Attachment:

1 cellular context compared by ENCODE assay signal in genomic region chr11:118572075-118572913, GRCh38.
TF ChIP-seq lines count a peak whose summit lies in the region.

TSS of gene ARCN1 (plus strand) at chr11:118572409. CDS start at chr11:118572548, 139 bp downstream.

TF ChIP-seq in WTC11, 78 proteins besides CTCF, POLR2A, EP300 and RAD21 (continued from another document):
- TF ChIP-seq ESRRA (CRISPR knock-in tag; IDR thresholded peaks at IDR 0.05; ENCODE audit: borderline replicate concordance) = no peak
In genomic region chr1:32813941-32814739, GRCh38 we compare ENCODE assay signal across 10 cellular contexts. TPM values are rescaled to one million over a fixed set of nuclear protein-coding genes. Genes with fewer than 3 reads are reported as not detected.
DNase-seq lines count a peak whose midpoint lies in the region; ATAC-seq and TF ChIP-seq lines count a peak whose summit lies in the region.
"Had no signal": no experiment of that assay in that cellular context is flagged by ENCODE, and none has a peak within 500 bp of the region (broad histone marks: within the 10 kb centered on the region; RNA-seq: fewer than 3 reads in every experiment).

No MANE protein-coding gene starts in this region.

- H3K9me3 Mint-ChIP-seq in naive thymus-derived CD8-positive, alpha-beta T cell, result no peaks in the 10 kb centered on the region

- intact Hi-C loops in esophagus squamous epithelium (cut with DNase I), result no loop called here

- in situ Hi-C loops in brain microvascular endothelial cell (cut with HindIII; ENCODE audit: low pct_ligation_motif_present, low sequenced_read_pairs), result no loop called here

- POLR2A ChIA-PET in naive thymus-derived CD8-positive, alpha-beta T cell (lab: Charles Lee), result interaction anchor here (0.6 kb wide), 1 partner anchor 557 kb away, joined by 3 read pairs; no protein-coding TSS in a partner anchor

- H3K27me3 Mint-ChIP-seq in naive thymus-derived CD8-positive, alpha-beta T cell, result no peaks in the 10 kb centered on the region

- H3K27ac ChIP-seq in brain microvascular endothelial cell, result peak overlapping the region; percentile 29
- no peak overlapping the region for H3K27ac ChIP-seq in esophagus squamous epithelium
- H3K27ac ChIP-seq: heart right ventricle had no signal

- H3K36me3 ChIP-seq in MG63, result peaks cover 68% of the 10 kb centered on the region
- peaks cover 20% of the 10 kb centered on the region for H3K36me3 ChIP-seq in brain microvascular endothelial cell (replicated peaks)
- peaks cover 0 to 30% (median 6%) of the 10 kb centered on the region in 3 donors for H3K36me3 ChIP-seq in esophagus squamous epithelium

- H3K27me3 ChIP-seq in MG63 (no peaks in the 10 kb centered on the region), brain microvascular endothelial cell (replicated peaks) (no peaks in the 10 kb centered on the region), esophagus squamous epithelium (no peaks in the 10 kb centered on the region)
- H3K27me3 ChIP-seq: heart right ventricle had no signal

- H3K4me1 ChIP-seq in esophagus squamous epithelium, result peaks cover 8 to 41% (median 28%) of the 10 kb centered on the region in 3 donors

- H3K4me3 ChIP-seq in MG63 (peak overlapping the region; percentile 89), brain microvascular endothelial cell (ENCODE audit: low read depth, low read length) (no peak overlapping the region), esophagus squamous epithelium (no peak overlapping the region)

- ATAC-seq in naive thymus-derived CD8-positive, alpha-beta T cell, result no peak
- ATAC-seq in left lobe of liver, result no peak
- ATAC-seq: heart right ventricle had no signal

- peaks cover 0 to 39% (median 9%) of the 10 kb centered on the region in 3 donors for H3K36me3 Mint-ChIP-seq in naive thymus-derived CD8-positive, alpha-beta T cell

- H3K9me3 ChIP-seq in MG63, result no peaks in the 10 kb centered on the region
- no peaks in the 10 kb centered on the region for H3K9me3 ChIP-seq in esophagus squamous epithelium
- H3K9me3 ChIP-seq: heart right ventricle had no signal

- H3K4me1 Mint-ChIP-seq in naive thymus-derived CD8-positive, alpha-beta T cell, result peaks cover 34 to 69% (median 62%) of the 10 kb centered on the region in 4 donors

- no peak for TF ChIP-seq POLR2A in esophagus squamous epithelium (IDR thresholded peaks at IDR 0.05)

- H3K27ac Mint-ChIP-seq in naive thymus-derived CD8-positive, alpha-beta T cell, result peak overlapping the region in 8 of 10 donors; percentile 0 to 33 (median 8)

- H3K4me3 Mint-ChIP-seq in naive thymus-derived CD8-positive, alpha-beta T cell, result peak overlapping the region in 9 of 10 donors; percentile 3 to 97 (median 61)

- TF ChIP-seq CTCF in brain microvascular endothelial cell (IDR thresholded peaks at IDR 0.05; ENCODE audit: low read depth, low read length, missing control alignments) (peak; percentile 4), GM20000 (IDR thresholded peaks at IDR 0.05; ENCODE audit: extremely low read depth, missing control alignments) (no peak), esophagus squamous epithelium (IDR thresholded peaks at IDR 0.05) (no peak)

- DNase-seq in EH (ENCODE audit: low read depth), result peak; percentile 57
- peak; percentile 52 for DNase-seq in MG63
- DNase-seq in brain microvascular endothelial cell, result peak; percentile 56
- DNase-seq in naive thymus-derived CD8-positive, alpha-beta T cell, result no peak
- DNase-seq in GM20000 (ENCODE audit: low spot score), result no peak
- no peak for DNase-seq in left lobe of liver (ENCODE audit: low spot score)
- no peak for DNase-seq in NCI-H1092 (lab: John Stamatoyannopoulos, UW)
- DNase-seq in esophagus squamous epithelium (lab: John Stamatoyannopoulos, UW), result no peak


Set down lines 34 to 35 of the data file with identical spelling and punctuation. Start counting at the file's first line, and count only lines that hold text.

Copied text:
- H3K27ac Mint-ChIP-seq in naive thymus-derived CD8-positive, alpha-beta T cell, result peak overlapping the region in 8 of 10 donors; percentile 0 to 33 (median 8)

- H3K4me3 Mint-ChIP-seq in naive thymus-derived CD8-positive, alpha-beta T cell, result peak overlapping the region in 9 of 10 donors; percentile 3 to 97 (median 61)